French Court Rules in Favor of Life Support in Divisive ‘Passive Euthanasia’ Case
France’s laws permit the so called “passive euthanasia” but it is becoming the matter of an increasingly heated debate.
French court of appeals in Paris has ruled in favor of resuming the life support of a man, who has been in a vegetative state since 2008, in a “passive euthanasia”, i.e. right-to-die case that has stirred a controversy in France and abroad.
The court ordered on Monday authorities “to take all measures” to keep alive Vincent Lambert, a 42-year-old quadraplegic with severe brain damage who got injured in a car accident over a decade ago.
The court order is pending a review of Vincent Lambert case by the UN Committee on the Rights of Persons with Disabilities, AFP and France24 reported.
Before that, earlier on Monday, at the request of his wife and other family members, doctors had stopped the nutrition and hydration that Lambert receives meaning that he might have died within days.
The court ruling, however, was welcomed by Lambert’s mother, Viviane, 73, as “a very big victory” in her struggle to maintain vital medical care for her son.
“They were starting to eliminate Vincent! This is a very big victory. They are going to restore nutrition and give him drink. For once I am proud of the courts,” she said.
Earlier this year, other courts had supported an assessment that nothing more could be done for Lambert who is kept at the Sebastopol Hospital in the northeastern French city of Reims.
Lambert’s parents, devout Catholics, have been fighting in court to keep him alive, while Lambert’s wife and six siblings believe the most humane course is to let him die.
“[Resuming life support would be] pure sadism by the medical-judicial system,” said Lambert’s nephew Francis, who supported passive euthanasia for his uncle.
The Vincent Lambert case has heated up the debate over France’s right-to-die laws, which allow so-called “passive” euthanasia for severely ill or injured patients with no chance of recovery.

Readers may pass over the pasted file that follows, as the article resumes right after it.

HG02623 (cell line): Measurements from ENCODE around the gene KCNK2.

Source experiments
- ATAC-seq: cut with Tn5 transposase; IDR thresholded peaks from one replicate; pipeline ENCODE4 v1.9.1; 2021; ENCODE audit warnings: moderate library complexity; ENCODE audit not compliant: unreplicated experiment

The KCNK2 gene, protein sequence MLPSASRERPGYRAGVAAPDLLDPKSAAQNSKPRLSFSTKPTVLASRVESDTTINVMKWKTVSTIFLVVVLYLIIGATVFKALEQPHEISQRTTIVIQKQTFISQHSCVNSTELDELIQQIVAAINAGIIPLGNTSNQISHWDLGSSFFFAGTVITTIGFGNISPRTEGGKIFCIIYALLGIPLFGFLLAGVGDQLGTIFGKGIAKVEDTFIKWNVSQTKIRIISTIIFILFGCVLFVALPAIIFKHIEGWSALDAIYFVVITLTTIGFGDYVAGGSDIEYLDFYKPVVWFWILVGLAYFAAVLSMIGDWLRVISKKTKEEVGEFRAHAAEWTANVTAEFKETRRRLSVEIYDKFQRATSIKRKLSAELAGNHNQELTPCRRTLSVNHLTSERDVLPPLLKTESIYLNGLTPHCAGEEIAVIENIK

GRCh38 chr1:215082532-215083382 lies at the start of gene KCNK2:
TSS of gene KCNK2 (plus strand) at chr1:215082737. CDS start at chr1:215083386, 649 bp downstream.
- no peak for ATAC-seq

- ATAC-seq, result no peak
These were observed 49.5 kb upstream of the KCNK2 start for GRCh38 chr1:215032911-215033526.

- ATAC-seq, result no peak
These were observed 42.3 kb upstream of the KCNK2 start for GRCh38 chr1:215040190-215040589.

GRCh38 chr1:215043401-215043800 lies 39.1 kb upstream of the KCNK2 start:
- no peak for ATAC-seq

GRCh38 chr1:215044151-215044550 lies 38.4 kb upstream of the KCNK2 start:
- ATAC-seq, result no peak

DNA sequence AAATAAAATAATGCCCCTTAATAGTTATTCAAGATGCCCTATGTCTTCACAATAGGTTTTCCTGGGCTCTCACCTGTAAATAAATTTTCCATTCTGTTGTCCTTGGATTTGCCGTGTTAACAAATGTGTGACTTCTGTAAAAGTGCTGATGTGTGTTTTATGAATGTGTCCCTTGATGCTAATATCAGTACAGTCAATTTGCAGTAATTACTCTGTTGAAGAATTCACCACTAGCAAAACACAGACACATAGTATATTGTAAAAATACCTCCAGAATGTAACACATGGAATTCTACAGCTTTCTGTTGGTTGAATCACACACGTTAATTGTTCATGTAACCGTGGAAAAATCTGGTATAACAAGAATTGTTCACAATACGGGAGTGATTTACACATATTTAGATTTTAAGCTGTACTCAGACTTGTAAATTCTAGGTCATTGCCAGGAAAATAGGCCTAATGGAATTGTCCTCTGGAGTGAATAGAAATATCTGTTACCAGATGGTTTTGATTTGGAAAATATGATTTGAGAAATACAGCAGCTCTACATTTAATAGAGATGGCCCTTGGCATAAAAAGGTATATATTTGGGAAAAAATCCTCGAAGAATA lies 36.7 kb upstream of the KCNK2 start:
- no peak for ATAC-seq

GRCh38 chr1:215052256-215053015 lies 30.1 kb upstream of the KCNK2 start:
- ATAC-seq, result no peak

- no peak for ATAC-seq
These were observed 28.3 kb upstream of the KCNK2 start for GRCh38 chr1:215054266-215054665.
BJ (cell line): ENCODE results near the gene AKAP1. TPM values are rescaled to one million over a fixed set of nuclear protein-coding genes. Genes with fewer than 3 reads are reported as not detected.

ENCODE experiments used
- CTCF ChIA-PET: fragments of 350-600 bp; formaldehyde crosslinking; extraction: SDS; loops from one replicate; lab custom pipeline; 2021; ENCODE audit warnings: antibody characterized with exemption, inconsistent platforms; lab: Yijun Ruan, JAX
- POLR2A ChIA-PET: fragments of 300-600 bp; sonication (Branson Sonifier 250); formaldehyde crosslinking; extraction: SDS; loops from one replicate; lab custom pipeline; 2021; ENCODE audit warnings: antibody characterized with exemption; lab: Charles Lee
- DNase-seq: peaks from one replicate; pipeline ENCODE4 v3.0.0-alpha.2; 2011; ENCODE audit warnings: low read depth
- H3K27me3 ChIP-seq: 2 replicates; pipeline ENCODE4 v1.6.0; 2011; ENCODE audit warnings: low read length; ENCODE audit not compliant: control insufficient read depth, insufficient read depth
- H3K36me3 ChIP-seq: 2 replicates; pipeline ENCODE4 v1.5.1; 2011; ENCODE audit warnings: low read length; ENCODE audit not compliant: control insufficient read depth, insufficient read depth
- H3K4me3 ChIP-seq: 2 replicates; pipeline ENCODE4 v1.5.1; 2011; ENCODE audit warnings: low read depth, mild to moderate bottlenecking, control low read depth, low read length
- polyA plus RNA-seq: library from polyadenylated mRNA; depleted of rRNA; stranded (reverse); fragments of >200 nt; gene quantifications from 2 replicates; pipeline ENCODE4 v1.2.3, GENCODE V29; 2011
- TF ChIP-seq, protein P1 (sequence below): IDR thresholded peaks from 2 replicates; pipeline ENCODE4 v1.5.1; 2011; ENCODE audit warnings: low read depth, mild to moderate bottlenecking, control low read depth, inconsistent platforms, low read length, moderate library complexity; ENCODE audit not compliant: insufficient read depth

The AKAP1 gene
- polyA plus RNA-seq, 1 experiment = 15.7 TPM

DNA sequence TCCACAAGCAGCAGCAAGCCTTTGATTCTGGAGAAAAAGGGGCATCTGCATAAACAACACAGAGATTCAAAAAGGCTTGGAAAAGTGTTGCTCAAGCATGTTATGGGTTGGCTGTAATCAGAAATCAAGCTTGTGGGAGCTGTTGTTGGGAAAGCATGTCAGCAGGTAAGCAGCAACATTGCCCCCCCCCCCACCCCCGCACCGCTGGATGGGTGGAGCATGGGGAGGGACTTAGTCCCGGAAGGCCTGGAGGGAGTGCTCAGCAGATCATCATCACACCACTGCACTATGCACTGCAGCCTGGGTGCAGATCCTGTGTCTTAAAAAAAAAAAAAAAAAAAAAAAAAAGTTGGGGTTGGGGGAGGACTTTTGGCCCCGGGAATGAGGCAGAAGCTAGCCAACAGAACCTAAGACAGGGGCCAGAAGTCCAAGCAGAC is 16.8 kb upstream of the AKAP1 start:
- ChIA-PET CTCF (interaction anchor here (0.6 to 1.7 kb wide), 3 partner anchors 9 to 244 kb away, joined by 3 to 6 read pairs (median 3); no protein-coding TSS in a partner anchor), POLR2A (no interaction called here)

Pope Francis himself also took a position on the case before the court ruling, speaking in favor of keeping Lambert alive.
“Let us always safeguard life, God’s gift, from its beginning until its natural end. Let us not give in to a throwaway culture,” the Pope said.
French President Emmanuel Macron rejected calls by Lambert’s parents and others to intervene in the passive euthanasia case.
“The decision to stop treatment was taken after a constant dialogue between his doctors and his wife, who is his legal representative,” Macron said.
“To see him go, is to see him as a freed man,” said Vincent Lambert’s wife Rachel.
“Everyone can have their own opinion and convictions… but above all, can we now have our privacy,” she told RTL radio.
The UN committee on disabled rights asked France earlier this month to stop the decision to turn off Lambert’s life support until it conducts its own investigation, which could take years. France’s government has agreed to take into account its position but is not legally obliged to comply with them.
Before that, in April and now once again on Monday, the European Court of Human Rights in Strasbourg rejected a request by the parents to stop the cessation of life-support pending the review by UN Committee on the Rights of Persons with Disabilities.
(Banner image: Vincent Lambert’s mother Viviene, video grab from France24)